Shwood feature image

The unusual founding story of Shwood sunglasses, from a tree branch to a ski lift encounter

Today we meet Eric Singer, Co-founder and Concept Designer of handcrafted sunglasses brand Shwood. Eric, whose father was a woodworker crafted his first pair of sunglasses from a tree in his neighbor’s backyard. He has since helped to grow the business into a full-time job, turning his passion for sustainable, handcrafted workmanship into a unique and successful company. How have he and his team managed this? And how do they stand out in a competitive market? Let’s find out!

Hello! Perhaps you could introduce yourself?

My name is Eric Singer and I am one of the 5 founders of Shwood. I started handcrafting the first wooden sunglasses in my garage over 15 years ago, from nothing more than a tree branch in my neighbors’ back yard. Prior to that, I had no formal woodworking experience, though I did have some tools handed down from my father, who was a woodworker. I’ve always learned a thing by figuring it out through trial and error… classes or workshops never really appealed to me much. 

This is the first business I have had a hand in creating and has been a full-time job for over a decade. Nowadays, I balance focus here with a new love for sailing. My girlfriend and I purchased a sailboat earlier this year the experience has been captivating, to say the least. If I am not in the woodshop, we’re usually out on the water.

Tell us more about your business.

We founded Shwood in 2009, inspired by the first few dozen sunglasses I had been making on my own prior to the idea of an actual business. The first pair from that tree branch dates back to 2005, which was the summer I graduated from high school. 

I met the guys I started the business with through a love of snowboarding. I actually met the first of them on one fateful snowy day at Mt. Bachelor, as I sat down on a chairlift with him at random. Within the 7.5 minutes it took to get up the mountain, we had learned each others’ names, and he had learned I was living out of my 1986 Honda Civic to live the dream of snowboarding every day. He had an extra room in his house and had invited me to come to stay with him for the remainder of the winter. I actually had an A/C power converter hooked up to the battery in my Civic, to run a few small wood tools from so I could still make these wooden sunglasses when not snowboarding, parked in some grocery store parking lot, or wherever. Haha.

That friendship led to meeting a few others within the snowboard community who helped me create a website and the first workings of a production space.  The first product we offered as an official brand was one wood sunglasses shape that I was making in small batches. Nowadays, we focus on natural material experimentation and have brought to market over 20 organic materials used to produce sunglasses from, previously never even thought possible before.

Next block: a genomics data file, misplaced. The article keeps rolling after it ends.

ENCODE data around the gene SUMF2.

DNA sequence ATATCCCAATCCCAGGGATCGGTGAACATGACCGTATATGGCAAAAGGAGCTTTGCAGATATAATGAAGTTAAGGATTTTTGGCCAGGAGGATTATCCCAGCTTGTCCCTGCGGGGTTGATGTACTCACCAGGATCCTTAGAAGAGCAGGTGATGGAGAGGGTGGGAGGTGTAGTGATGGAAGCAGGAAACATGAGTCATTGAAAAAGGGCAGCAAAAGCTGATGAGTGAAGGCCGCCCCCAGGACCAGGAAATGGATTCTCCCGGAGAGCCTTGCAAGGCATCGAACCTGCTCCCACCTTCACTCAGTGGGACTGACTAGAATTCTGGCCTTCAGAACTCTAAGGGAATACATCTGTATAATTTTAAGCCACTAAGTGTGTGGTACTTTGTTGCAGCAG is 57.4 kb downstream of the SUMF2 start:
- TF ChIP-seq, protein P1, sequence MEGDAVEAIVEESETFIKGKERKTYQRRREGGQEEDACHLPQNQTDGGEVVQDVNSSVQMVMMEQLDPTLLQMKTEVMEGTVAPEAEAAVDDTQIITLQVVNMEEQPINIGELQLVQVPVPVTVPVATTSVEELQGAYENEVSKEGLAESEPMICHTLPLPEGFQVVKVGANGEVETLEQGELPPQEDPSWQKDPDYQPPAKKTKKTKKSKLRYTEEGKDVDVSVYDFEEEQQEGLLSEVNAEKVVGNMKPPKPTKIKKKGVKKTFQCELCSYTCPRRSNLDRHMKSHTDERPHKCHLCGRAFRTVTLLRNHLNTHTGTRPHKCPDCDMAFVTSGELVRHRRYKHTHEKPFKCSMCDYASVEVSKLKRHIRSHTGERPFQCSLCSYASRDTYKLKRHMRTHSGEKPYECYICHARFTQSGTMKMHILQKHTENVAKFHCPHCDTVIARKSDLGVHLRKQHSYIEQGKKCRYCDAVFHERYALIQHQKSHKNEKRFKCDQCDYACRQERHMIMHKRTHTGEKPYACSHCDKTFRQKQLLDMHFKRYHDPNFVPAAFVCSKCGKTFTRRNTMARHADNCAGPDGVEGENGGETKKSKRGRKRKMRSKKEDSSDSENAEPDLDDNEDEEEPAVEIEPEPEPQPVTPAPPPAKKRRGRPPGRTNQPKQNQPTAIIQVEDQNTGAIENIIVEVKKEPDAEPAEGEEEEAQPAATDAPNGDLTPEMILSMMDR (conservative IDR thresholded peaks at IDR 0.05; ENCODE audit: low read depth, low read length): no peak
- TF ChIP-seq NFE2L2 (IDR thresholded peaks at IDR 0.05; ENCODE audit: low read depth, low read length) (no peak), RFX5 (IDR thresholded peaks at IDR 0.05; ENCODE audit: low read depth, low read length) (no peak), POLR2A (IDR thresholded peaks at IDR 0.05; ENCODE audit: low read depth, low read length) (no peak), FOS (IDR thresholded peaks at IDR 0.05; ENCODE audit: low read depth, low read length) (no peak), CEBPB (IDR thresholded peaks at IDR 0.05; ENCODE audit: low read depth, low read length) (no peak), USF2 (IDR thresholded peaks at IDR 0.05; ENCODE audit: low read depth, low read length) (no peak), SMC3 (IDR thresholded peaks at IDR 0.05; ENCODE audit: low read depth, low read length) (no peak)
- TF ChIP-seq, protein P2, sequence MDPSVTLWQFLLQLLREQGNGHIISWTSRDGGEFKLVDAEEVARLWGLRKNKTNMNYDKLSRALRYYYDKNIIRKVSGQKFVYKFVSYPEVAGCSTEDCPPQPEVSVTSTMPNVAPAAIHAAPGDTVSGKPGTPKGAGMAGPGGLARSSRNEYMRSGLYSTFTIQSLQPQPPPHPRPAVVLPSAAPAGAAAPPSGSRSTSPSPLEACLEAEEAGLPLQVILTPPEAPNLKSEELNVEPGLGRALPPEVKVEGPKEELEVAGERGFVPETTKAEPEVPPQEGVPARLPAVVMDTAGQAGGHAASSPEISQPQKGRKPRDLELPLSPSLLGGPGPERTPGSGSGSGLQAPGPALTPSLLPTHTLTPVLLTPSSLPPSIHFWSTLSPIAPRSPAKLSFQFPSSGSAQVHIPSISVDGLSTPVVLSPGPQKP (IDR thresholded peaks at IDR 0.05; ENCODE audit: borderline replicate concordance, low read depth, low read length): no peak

What does your business look like today?

We are just thankful to say that we are still operational, considering we are 9 months into a pandemic that has closed the doors of many small and large businesses alike. Our team is smaller as we navigate all of this, where it once was a team of 25 people, we now are 11.

Retail everywhere is a fraction of what it once was, so we like everyone else are focused on the direct-to-consumer angle, which we have always had, albeit wholesale was the majority of our business. In general, given the new normal that we are in, the day-to-day is still cranking. Sunglasses are still going out to customers every day of the week, and we are focused on continuing to create new products on a bi-seasonal basis.

What are you working on at the moment? What are the future plans?

At the moment I am building an inventory of our in-store display program. We have always built our sunglasses displays in-house, allowing us to control the best selection of materials and design on the fly. We are stocking up on these so that when our retail partners do come back and open their doors, we will be ready in that department.

Future goals are to continue to maintain excellence in design and material experimentation while diversifying our offerings across the board.

Can you share what tools, apps, or other useful things you are using in your business?

We use ShipStation, Shopify, and Salesforce together to manage our in-house fulfillment and sales ops, and Helpscout to manage our email and communication platform.  We’re on Instagram and FB (@shwoodshop) for social, and use Google’s productivity apps like Sheets, Slides, etc… to stay organized.

What is the best business advice you can share with others?

Stay focused, but don’t let that focus turn into tunnel vision. Pay attention to what‘s working and don’t be afraid to unplug something and try a new thing if the performance just isn’t there. Above all else, your heart has to be into what you’re doing. if you’re not 100% in love with your idea, don’t invest 100% of your time into it.

Could you recommend any books, movies, podcasts, learning materials?

Lately, I have been more interested in stories, and how others have grown an idea into a viable business. “How I Made This” is a good podcast for that. Also NPR’s “Planet Money” has had some interesting stories. I’ve also been into films or shows depicting real-life events. Netflix has a 6-part show called “The Spy” telling the story of an Israeli spy who infiltrated the deepest corners of the Syrian government back in the ‘60s – that‘s pretty compelling.

Shwood Eyewear

Year founded



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